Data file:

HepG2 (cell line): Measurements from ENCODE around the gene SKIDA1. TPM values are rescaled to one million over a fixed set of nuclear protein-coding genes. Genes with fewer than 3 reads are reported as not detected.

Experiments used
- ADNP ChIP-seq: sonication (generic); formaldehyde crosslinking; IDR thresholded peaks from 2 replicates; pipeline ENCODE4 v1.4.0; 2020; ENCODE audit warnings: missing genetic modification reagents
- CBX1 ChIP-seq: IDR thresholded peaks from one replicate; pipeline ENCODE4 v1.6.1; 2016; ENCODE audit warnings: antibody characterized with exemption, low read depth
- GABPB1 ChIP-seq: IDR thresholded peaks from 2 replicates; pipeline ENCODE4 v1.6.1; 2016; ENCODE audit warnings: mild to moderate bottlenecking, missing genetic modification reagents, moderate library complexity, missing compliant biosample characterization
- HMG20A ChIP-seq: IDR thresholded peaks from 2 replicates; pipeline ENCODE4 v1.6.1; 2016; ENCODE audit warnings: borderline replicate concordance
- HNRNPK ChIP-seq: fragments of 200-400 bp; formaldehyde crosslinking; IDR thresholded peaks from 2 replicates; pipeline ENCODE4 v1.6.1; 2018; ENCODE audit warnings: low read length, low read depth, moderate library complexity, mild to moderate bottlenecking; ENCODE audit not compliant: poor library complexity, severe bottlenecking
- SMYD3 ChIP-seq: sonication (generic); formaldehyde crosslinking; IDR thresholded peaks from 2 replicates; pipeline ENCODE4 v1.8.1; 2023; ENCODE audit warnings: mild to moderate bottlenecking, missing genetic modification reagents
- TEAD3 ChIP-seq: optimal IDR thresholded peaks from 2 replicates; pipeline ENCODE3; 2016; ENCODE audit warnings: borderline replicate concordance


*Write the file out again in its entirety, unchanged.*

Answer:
HepG2 (cell line): Measurements from ENCODE around the gene SKIDA1. TPM values are rescaled to one million over a fixed set of nuclear protein-coding genes. Genes with fewer than 3 reads are reported as not detected.

Experiments used
- ADNP ChIP-seq: sonication (generic); formaldehyde crosslinking; IDR thresholded peaks from 2 replicates; pipeline ENCODE4 v1.4.0; 2020; ENCODE audit warnings: missing genetic modification reagents
- CBX1 ChIP-seq: IDR thresholded peaks from one replicate; pipeline ENCODE4 v1.6.1; 2016; ENCODE audit warnings: antibody characterized with exemption, low read depth
- GABPB1 ChIP-seq: IDR thresholded peaks from 2 replicates; pipeline ENCODE4 v1.6.1; 2016; ENCODE audit warnings: mild to moderate bottlenecking, missing genetic modification reagents, moderate library complexity, missing compliant biosample characterization
- HMG20A ChIP-seq: IDR thresholded peaks from 2 replicates; pipeline ENCODE4 v1.6.1; 2016; ENCODE audit warnings: borderline replicate concordance
- HNRNPK ChIP-seq: fragments of 200-400 bp; formaldehyde crosslinking; IDR thresholded peaks from 2 replicates; pipeline ENCODE4 v1.6.1; 2018; ENCODE audit warnings: low read length, low read depth, moderate library complexity, mild to moderate bottlenecking; ENCODE audit not compliant: poor library complexity, severe bottlenecking
- SMYD3 ChIP-seq: sonication (generic); formaldehyde crosslinking; IDR thresholded peaks from 2 replicates; pipeline ENCODE4 v1.8.1; 2023; ENCODE audit warnings: mild to moderate bottlenecking, missing genetic modification reagents
- TEAD3 ChIP-seq: optimal IDR thresholded peaks from 2 replicates; pipeline ENCODE3; 2016; ENCODE audit warnings: borderline replicate concordance